The Innovation Exchange programme aims to connect large multinational businesses with indigenous Irish SME technology solution providers
Created by Furthr in partnership with Skillnet Ireland, the Innovation Exchange programme helps Irish SMEs to win new business from large companies. It does this by providing a structured matchmaking service, along with training, to provide the SMEs with the skills and capabilities required to pitch successfully to major corporates and build a qualified sales pipeline.
The programme is specifically aimed at accelerating digital transformation in large multinational businesses by connecting them with indigenous Irish SME technology solution providers.
“The premise for the Innovation Exchange is that, on the one hand, large companies need innovative solutions as they digitally transform while on the other there are Irish SMEs developing these solutions looking to sell to large corporates,” explains programme director Conor Carmody.
“The corporates are telling us they want to buy from SMEs but can’t find solutions in Ireland. The SMEs say they have the solutions but can’t get in to sell them to large companies. We are bringing them together and curating the process.”
The corporates are telling us they want to buy from SMEs, but can’t find solutions in Ireland
Many leading companies have signed up for the Innovation Exchange, including Musgrave, Heineken, Ryanair, Glanbia, ESB, and AXA, while more than 200 SMEs have been involved. Launched in February 2022, the programme has had a number of successful outcomes, including 20 SMEs that have moved to a deeper engagement with a corporate partner, with one company announcing that it has signed a paid pilot. Several other SMEs are in proof-of-concept discussions, with a view to establishing longer-term collaborations.
“The starting point is that we on-board the large companies and ask them to set a challenge that if was solved would make their life easier,” Carmody points out. “We then host a webinar where the company describes the challenge and SMEs can ask questions to establish if it is something they can help with.
“The SMEs then put forward proposed solutions to us. We curate them and send them on to the company, which decides which ones they’d like to explore further. We bring the company together with the SMEs and hope that deal flow will build. We ran a pilot last year, and formally launched the programme in February of this year.”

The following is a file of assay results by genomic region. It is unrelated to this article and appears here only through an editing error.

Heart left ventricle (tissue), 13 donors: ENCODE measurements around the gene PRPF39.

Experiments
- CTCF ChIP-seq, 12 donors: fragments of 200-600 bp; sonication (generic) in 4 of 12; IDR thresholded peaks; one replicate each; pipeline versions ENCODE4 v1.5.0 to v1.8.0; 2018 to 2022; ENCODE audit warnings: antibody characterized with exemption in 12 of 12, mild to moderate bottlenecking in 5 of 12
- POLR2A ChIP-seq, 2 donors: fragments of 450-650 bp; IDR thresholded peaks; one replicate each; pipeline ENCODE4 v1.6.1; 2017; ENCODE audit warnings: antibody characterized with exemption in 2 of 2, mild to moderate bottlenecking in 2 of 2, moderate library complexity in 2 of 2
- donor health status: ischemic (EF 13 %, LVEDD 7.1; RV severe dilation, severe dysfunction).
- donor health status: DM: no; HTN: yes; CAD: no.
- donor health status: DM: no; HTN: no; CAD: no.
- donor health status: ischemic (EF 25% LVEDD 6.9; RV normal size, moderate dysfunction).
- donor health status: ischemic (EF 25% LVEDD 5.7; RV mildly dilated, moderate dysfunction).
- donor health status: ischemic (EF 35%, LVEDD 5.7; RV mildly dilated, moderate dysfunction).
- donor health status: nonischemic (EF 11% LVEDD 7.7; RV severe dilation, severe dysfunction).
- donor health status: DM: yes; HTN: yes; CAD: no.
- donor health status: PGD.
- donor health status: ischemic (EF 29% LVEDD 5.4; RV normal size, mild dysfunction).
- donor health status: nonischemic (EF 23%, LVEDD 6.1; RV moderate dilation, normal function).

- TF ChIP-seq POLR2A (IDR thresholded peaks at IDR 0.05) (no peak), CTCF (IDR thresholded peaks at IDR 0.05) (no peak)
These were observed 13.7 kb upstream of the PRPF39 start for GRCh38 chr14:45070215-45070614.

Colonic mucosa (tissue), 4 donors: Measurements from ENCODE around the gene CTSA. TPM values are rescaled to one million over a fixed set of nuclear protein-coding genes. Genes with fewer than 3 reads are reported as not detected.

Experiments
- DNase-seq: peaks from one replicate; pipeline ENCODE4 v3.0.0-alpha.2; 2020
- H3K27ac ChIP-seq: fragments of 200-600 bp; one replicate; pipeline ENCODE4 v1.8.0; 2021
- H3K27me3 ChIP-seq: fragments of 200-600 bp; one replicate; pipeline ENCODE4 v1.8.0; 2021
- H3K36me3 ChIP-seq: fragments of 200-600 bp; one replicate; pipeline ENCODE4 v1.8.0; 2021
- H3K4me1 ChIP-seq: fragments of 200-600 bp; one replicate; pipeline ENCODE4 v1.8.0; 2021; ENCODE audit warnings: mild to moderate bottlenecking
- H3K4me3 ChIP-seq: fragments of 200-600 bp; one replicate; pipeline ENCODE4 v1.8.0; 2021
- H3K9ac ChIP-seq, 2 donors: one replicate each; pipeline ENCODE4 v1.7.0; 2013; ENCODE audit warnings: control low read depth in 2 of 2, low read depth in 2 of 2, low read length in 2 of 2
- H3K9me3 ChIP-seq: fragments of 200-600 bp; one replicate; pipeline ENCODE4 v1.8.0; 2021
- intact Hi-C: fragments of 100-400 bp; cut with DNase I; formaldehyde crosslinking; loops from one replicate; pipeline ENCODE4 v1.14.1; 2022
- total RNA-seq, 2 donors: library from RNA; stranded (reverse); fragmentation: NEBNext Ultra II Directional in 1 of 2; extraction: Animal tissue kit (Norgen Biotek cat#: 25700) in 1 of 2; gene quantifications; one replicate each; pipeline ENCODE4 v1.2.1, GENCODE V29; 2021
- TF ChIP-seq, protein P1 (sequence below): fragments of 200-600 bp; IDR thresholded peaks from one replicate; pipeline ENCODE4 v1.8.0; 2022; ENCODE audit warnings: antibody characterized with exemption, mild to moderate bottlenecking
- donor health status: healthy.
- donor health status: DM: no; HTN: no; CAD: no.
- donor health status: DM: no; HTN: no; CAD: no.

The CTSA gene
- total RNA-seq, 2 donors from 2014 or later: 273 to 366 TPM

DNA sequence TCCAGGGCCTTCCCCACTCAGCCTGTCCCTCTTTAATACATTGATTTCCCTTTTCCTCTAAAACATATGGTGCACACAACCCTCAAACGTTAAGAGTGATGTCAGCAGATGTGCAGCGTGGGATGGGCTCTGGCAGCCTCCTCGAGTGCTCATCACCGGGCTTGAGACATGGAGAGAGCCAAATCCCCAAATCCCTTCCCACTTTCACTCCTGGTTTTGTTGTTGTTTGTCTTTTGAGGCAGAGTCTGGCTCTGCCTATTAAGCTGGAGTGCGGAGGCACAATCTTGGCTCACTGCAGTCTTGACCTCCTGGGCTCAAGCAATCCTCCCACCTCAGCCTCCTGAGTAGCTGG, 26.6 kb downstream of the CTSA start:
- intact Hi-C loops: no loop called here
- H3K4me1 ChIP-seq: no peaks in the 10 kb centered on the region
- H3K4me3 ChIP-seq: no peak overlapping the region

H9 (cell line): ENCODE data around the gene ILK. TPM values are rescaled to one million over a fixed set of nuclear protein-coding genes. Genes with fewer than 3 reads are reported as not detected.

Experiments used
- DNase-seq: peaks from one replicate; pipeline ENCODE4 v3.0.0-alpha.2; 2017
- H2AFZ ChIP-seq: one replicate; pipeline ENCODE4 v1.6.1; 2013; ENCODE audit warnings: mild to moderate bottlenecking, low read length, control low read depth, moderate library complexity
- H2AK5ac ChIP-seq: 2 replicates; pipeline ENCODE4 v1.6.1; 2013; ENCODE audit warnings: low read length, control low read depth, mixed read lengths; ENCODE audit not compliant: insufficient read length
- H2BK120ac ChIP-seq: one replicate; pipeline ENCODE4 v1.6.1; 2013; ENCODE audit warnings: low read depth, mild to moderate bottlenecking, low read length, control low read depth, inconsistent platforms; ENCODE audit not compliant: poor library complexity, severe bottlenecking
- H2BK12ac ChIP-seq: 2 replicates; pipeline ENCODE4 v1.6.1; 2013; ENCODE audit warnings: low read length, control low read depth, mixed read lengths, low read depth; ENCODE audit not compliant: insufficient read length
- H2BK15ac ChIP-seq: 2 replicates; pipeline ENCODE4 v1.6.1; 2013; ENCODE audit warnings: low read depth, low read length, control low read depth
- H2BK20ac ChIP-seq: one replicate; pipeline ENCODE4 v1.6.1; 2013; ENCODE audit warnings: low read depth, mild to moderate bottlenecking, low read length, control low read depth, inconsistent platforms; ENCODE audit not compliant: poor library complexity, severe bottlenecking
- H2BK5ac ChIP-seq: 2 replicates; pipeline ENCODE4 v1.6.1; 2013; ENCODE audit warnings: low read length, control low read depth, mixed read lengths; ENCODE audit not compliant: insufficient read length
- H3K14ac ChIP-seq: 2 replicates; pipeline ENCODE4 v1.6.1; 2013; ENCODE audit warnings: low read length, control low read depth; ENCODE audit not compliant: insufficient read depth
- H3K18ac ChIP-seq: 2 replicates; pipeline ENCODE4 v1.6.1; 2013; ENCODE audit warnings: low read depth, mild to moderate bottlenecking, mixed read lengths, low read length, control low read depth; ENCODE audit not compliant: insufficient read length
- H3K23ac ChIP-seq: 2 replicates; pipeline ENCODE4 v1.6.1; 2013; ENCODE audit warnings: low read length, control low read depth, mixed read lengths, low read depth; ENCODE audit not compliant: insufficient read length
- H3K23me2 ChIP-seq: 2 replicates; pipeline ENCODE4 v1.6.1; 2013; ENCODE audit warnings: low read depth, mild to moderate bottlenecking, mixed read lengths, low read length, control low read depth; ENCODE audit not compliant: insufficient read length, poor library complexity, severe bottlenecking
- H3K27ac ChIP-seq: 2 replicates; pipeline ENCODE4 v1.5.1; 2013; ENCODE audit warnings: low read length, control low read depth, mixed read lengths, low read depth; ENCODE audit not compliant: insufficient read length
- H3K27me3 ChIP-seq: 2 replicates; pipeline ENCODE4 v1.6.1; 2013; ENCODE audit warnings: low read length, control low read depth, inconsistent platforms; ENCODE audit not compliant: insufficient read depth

It is far more than a business to business matchmaking service, however, according to Liz Thomas, head of strategic projects with Skillnet Ireland. “It has been a long-term challenge to bring these worlds together,” she says. “There have been lots of attempts but nothing that brings SMEs on the whole journey. There is a lot of cost involved in engaging with large companies.
“SMEs have got to get through a lengthy procurement process that can take up to two years. We looked at how we can get SMEs ready for that engagement and prepare them to work with big companies, by giving them the skills and capability to do it.”
Part of that preparation is to help SMEs understand what the corporates are looking for. “SMEs have to ask if this is the right challenge for them to solve,” Thomas adds. “They need to make sure their product or service is right for it and be able to say when it is not right. It’s not a spray-and-pray approach.”
Having established that a solution is a good fit, the SMEs go on to submit a written proposal. “This is typically just two pages,” says Thomas. “Corporate buyers only have so much time. We help them tailor the proposal to the company.
“After that, we prepare them for the ‘Dragon’s Den’ stage, which is a 30-minute session where they present for 15 minutes and get a real grilling from the company for the other 15 minutes. At the end of that, the SME hopefully moves on to a pilot, or even straight to a supply deal.”
We are preparing them to get the big deals, and to be ready to avail of opportunities when they come
Even when deals don’t materialise, the SMEs get feedback from the corporates which will help them in future. “That is hugely valuable,” Thomas points out. “They also learn from other businesses which are on the same journey.
“We are preparing them to get the big deals, and to be ready to avail of opportunities when they come. It’s not just training in isolation, it’s training while on the journey.”
“The Innovation Exchange has had a strong start and the calibre of both corporates and SMEs participating has been very high,” says Carmody. “We are delighted to open applications for new technology SMEs to join the programme.
“If you’re a growing, solutions-focused SME, then we would urge you to join the Innovation Exchange at a time when there are so many corporate challenges on the table. We have also onboarded IDA Ireland as a collaborator. This will potentially bring in a large number of IDA FDI clients as prospective partners. That could move us to a new level.”